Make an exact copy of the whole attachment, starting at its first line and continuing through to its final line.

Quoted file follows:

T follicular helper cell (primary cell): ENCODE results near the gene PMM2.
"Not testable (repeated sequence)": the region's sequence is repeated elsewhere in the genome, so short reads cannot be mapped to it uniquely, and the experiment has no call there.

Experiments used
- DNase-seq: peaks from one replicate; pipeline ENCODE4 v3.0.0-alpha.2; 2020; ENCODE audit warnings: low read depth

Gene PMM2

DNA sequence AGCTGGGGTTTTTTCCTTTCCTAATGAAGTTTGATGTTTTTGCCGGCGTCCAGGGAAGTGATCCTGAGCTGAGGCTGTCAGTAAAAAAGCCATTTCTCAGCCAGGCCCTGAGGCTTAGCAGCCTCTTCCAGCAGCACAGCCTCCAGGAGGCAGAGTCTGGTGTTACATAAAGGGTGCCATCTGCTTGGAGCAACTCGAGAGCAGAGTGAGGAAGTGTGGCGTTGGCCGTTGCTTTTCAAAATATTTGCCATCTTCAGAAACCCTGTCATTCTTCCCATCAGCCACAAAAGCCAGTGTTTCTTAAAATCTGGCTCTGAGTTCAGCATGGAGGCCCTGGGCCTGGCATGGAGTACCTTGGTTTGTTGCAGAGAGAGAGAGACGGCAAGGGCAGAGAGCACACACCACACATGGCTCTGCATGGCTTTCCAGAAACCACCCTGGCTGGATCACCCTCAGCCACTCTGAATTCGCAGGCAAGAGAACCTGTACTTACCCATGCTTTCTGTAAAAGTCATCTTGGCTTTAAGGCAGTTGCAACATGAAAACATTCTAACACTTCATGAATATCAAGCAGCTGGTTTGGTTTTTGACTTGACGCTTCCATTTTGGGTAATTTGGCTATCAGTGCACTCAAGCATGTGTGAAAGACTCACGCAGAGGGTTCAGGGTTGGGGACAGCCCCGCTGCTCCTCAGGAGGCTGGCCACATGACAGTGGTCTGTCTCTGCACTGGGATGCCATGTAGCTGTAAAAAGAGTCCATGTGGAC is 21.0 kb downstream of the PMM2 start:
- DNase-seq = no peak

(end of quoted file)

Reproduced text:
T follicular helper cell (primary cell): ENCODE results near the gene PMM2.
"Not testable (repeated sequence)": the region's sequence is repeated elsewhere in the genome, so short reads cannot be mapped to it uniquely, and the experiment has no call there.

Experiments used
- DNase-seq: peaks from one replicate; pipeline ENCODE4 v3.0.0-alpha.2; 2020; ENCODE audit warnings: low read depth

Gene PMM2

DNA sequence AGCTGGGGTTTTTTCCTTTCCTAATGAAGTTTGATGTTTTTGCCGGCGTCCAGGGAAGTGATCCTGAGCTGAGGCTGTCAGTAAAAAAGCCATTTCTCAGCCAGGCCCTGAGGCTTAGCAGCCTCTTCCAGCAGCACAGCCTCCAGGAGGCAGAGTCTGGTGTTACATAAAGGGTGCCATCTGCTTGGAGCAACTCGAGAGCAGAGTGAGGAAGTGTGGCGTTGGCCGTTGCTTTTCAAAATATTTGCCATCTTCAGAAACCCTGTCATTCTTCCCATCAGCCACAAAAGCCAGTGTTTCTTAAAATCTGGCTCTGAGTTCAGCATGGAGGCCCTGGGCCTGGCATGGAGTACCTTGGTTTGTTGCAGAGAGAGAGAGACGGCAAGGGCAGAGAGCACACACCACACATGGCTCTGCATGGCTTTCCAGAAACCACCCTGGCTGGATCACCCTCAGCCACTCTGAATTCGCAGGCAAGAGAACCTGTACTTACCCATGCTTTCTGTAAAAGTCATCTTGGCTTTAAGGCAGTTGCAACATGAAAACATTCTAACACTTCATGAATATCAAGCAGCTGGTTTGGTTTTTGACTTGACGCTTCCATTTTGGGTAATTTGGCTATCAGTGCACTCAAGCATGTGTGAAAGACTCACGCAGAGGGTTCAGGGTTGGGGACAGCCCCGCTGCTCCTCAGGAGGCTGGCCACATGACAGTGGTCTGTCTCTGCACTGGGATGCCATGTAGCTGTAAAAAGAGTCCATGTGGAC is 21.0 kb downstream of the PMM2 start:
- DNase-seq = no peak